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Women Join to Demand Change in the Churches : Conference: About 2,400 theologians and religious leaders express strong criticism of various denominations' resistance to feminist movement.

April 24, 1993|From Religious News Service

ALBUQUERQUE, N.M. — Nearly 2,400 women converged on sacred Indian ground last weekend for the third WomenChurch conference, seeking a vision of unity amid a mosaic of cultural and religious expressions.

Participants seemed to generally agree on the conference theme, "WomenChurch: Weavers of Change," but it was clear that the road to change, in this case, is paved with debate, introspection and self-criticism.

Speakers at the April 16-18 gathering at Albuquerque's downtown convention center minced no words. Institutional religion of every denominational shade came in for strong disapproval from a string of theologians and religious leaders joined loosely under the conference theme.

"Feminist theology is under attack by the Roman Catholic hierarchy, fundamentalist preachers and Protestant churches," said Elizabeth Schussler-Fiorenza, a Stendahl professor at Harvard Divinity School who has long been involved in the feminist movement in church and theology.

"In this climate, women are claiming feminist liberation theologies as their own. The rise of many women's voices in the world of theology and ministry makes this a unique moment for creative theological development," said the author of the forthcoming, "Escape from Paradise: Evil and Tragedy in Feminist Theology."

The idea for such conferences originated more than a decade ago with WomenChurch Convergence, a coalition of more than 40 groups rooted in the Catholic tradition, but it also including women of other traditions.

Albuquerque was chosen as the site of this year's conference--the first was held in Chicago in 1983, the second in Cincinnati in 1987--because of New Mexico's cultural diversity.

Diversity itself, though, sparked a series of debates within the group.

Mary Hunt, a lesbian feminist author, conference organizer and co-director of the Women's Alliance for Theology, Ethics and Ritual, said, "The central question before us is how we can stand together against patriarchy" and be committed to diversity among women "without being co-opted."

The mix of races, classes, ages, nationalities, religious backgrounds and sexual preference provoked complaints from participants about the ways women can ignore one another, presume to understand each other's experience or take freely the attractive elements of one another's religions.

"Feminist theology is not a mutual admiration society," said Korean theologian and author Chung Hyun-Kyung, currently a resident scholar at Harvard Divinity School. Participants should strive to be "critically compassionate to each other" as they debate solutions to social problems and the need for female reinterpretation of history and religion.

Theology student Marie-Therese Archambault, speaking on behalf of Indians, said there is tension in deciding between "wanting to be hospitable" to the mainstream culture, yet not wanting white people to "take away" the rituals that American Indians are just now rediscovering in order to heal their own suffering.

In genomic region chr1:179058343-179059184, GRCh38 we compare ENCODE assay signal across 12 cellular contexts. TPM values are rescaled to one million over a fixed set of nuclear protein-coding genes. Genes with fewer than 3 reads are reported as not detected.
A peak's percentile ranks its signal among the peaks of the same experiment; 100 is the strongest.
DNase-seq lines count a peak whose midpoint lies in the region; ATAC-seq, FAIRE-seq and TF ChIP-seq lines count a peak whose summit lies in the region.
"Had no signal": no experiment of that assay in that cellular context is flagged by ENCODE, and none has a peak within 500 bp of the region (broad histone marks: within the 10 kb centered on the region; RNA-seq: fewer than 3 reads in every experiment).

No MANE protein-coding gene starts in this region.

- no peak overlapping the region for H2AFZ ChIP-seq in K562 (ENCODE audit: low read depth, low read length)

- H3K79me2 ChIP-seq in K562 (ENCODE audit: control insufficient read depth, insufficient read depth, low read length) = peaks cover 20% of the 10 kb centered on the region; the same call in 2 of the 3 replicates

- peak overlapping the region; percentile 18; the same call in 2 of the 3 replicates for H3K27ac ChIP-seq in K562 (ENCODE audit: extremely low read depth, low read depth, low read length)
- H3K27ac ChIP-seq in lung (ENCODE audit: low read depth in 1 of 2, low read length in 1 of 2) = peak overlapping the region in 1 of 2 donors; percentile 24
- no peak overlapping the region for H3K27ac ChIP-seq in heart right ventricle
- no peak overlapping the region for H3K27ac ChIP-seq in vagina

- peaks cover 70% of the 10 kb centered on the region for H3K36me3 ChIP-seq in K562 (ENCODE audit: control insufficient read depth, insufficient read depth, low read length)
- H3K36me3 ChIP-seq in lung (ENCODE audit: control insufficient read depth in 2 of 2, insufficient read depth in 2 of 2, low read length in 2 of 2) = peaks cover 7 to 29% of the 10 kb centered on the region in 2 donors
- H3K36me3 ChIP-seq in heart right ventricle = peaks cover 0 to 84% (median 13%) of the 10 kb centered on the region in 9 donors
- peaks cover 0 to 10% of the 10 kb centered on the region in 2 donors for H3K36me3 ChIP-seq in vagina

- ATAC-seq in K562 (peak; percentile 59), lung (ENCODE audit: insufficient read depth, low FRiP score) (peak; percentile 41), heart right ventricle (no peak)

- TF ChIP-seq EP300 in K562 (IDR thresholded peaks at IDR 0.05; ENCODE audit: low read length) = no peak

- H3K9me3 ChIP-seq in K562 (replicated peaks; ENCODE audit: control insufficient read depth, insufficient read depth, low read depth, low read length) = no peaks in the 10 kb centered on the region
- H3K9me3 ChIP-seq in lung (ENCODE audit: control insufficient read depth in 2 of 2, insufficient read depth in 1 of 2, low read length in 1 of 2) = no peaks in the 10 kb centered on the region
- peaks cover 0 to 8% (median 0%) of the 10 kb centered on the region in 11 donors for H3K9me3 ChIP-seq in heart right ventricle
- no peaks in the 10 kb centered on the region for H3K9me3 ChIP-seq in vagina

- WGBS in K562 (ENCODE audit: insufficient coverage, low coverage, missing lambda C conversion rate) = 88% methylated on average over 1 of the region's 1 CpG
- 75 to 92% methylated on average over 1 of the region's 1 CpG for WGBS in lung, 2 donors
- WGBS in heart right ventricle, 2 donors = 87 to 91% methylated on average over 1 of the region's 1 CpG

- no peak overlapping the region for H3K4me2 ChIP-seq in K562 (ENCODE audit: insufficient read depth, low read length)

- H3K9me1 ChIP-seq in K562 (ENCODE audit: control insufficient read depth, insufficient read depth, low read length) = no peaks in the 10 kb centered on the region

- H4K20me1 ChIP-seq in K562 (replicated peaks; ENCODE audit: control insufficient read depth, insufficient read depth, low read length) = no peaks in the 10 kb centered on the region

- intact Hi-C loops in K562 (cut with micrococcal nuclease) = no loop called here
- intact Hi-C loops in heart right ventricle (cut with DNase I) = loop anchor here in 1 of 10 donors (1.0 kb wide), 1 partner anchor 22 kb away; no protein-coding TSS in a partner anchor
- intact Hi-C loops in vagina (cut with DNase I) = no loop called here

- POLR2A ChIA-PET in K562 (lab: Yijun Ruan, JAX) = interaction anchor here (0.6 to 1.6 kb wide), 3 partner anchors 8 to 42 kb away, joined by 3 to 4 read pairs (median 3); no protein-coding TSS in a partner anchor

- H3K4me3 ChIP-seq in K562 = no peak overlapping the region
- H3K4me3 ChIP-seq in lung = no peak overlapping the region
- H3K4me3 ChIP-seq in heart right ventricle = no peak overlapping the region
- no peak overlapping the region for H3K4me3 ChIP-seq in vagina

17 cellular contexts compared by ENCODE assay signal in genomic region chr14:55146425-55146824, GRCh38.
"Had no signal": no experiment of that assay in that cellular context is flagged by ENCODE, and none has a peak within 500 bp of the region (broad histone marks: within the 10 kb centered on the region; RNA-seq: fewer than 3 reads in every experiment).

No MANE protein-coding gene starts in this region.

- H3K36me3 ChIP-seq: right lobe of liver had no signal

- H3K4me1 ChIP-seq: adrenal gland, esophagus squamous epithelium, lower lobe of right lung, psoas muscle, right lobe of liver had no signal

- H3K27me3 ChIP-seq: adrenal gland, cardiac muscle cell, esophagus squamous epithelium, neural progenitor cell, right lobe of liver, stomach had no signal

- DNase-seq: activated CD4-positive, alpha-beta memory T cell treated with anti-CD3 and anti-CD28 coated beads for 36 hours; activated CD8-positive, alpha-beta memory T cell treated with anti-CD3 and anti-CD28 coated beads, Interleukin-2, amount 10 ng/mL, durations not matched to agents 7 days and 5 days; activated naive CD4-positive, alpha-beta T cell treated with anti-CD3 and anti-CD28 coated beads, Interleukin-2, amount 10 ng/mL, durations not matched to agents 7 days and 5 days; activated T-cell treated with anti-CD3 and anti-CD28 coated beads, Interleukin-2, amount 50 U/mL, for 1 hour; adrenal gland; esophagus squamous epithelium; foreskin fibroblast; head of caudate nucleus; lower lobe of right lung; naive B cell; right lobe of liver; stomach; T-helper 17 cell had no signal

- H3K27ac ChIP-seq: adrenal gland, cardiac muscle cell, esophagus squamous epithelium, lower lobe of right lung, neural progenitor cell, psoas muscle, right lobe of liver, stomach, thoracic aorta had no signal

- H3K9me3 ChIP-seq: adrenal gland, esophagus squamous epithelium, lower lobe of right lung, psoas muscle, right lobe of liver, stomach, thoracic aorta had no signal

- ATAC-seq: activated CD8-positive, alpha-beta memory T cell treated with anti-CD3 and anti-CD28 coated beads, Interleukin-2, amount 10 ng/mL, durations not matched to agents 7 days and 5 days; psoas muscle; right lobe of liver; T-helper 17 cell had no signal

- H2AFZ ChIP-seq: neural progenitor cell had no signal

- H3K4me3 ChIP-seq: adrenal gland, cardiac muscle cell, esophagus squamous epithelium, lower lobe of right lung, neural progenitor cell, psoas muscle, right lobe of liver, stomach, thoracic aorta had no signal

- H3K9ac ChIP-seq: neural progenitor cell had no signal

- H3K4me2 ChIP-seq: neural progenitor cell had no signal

Given WomenChurch's history in the Roman Catholic Church, that denomination came in for particular attention.

In a conference session titled "Women in the Church," Sister Marie de Porres Taylor, a former president of the National Black Sisters Conference who currently is an assistant to the mayor for job training and employment in Oakland, Calif., called the church "a sinful institution when it continues to harbor racism and sexism."

"Black women experience these two oppressions as a double blow to their relationship with the church," she said.

Recent problems the Catholic Church's clergy have faced, exemplified by recent events in New Mexico, intruded into the proceedings. The state is the site for a noted treatment center for priests who have been involved in sex abuse of children. And Santa Fe Archbishop Robert Sanchez resigned recently amid charges that he had made sexual advances toward several women and conducted a sexual relationship with at least one other woman 10 to 15 years ago.

Ironically, planners had settled on New Mexico long before the recent allegations against Sanchez, known as a supporter of the organization.

"We knew Archbishop Sanchez as one of the best-loved bishops in the country and as a strong supporter of WomenChurch," said Ruth McDonough Fitzpatrick, a conference organizer and national coordinator of the Women's Ordination Conference.

By the end of the weekend, the diverse group was ready to come together in worship. Members chose among more than a dozen American Indian, pagan, Buddhist, Protestant and Catholic-based services, though planners deliberately refrained from scheduling a Catholic Mass celebrated by a male priest. "Church does not consist of the hierarchy, or who is your pastor," commented Frances Wood, an African-American theological student and worker in the Center for Prevention of Sexual Violence in Seattle. "Church has to do with the people."

Catholic theologian Rosemary Radford Ruether agreed. "We're always being asked whether we are staying in this church or leaving this church--and this is not a question that's important to us. Rather, we should be concerned about being connected to the spirituality that brings life. And if the church wants to relate to us, then that's fine."

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